Or more generally that our approach to both classes of problem is just a bunch of recursive substitutions. This is assuming that when we’re talking about procgen stuff we’re only interested in computable (partial) functions.

If anyone is having trouble getting a feel for what this means, it’s more or less the same thing you were taught in high school algebra: if you start out with a big ugly algebraic expression and apply a bunch of substitutions and simplifications and eventually end up with *x = 4*, then (assuming you made no mistakes), that means that the big ugly expression was just an elaborate way of writing *x = 4*.

With procgen stuff, you’re basically doing the *reverse*. You’re starting out with something like *x = 4*, and you’re recursively *inverting* algebraic simplifications to produce a big ugly expression.

Anyway, I don’t know of a reference that walks through the specific equivalence we’re talking about here, much less one that would work as an introductory text. E.g., the Dragon Book, one of the seminal references on compiler design, uses graphs to illustrate state transitions in lexical analysis, but a) not in a way intended to specifically illustrate the equivalence of the grammatical and graph representations, and b) the Dragon Book is a pretty crunchy read even if you’re really invested in learning compiler design, and is waaaaaay overkill as a general introduction to formal grammars.

I’m sure I’ve seen the subject discussed in e.g. gamedev presentations and so on, but I can’t think of a specific example at the moment.

In terms of the “dungeon” example:

In the terms I was using, the productions correspond to graph vertices, which I was imagining as rooms. The hallways are the edges, which in the simple grammar are implicit.

That’s not *necessarily* true (that is, I’m not trying to advocate for this specific kind of system). I was just trying to sketch out a specific use case. That is, older roguelike procgen map generators frequently used trial and error to dig maps. The point I was making is that you can avoid this by always having a map that’s in a consistent, “solvable” state. So instead of randomly placing rooms and then randomly digging hallways and hoping everything ends up connected, you can use a graph where the rooms are vertices and the hallways are the edges—if you start out with a graph where you know you can reach each vertex from every other vertex (because there are only two and a single edge) and you expand the graph only by replacing edges with subgraphs that are themselves traversible, then you know that the final graph will be “solvable” by the player.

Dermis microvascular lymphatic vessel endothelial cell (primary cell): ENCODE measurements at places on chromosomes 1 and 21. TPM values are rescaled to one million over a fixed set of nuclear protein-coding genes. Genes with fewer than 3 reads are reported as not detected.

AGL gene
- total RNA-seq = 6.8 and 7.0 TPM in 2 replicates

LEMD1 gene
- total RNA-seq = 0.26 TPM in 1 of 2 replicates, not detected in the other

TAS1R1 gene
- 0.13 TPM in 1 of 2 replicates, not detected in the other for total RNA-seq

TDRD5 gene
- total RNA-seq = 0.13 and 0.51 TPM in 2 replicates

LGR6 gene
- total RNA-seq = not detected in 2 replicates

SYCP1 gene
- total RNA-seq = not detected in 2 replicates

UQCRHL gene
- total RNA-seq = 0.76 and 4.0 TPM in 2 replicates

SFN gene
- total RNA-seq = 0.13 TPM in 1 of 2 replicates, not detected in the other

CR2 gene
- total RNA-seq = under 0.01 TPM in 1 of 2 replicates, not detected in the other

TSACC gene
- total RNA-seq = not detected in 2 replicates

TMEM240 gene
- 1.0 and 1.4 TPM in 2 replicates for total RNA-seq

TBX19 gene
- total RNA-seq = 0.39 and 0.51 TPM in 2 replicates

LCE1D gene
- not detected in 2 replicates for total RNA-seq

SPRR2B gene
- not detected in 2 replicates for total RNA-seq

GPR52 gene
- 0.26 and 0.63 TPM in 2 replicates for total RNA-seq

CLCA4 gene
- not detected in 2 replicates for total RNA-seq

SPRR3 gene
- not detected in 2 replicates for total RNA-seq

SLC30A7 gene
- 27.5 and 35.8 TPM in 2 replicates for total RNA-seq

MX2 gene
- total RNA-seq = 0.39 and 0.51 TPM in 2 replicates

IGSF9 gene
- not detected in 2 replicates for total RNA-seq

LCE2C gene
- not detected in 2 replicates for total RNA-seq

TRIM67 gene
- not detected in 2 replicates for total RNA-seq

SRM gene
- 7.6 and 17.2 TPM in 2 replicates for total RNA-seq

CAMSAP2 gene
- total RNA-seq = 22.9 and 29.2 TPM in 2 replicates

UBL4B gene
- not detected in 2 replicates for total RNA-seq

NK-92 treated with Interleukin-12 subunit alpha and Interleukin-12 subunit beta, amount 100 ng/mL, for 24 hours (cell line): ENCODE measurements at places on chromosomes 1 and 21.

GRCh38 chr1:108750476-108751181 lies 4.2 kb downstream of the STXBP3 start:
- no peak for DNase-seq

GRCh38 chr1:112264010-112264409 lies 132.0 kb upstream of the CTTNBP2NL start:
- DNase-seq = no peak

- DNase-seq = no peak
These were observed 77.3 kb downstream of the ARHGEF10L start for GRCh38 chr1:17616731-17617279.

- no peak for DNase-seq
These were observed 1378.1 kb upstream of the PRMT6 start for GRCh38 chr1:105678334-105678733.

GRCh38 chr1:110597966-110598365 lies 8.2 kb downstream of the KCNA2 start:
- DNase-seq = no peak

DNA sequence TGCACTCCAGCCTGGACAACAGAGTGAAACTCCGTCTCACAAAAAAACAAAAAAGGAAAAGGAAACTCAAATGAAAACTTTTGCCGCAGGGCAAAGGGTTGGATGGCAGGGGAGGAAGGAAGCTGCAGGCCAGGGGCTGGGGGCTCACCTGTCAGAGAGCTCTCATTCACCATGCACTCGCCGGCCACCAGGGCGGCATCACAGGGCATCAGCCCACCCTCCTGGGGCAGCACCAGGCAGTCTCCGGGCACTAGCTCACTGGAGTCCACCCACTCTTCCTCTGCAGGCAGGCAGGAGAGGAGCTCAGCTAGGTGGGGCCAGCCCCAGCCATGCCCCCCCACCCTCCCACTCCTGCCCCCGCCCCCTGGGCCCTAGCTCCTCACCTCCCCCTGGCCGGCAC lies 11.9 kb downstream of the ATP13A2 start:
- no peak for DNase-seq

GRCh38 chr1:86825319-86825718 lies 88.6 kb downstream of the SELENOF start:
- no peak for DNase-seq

In this case I’d start out with something like (I hope this is accessible):

```
upstair - downstair
```

…and then say one of your building blocks (“known good” units of stuff you can use in your substitutions) is a pair of rooms connected to each other. We’ll call each set of rooms “foo” and “bar” and we’ll number them to keep track of the order we added them in. So after one substitution we’d have…

```
upstair - foo0 - bar0 - downstair
```

…and after another we might have…

```
upstair - foo0 - foo1 - bar1 - bar0 - downstair
```

…or, alternately…

```
upstair - foo0 - bar0 - foo1 - bar1 - downstair
```

…or…

```
upstair - foo1 - bar1 - foo0 - bar0 - downstair
```

In our simple grammar that would be something like:

- LEVEL: ‘upstair’ FOOBAR ‘downstair’
- FOOBAR: [ FOOBAR ‘foo’ FOOBAR ‘bar’ FOOBAR | '' ]

…making no provision for bookkeeping like our numbering system.

That is, our level always consists of an upstair and downstair connected by some stuff, where the stuff is recursively defined.

In this case all of the hallways are implicit. We could make them explicit via something like replacing the empty string in the FOOBAR definition with ‘hallway’, or we could (if we didn’t want to build simple linear “dungeons”) use some more elaborate syntax to accommodate rooms with more than two connections.

But if we wanted to do that, we’d probably be better off just using a graph, because that kind of information is generally easier to handle that way.

The opposite is generally true when you don’t care about the relationship between the individual parts or the relationships are implicitly obvious/handled by something else. E.g., in the original example of creating procgen dinosaurs (in IF), then you *probably* don’t care that the head is connected to the body and the body is connected to the legs but the head isn’t connected directly to the legs. So a grammar that doesn’t attempt to enunciate the relationship between the parts is probably all you need.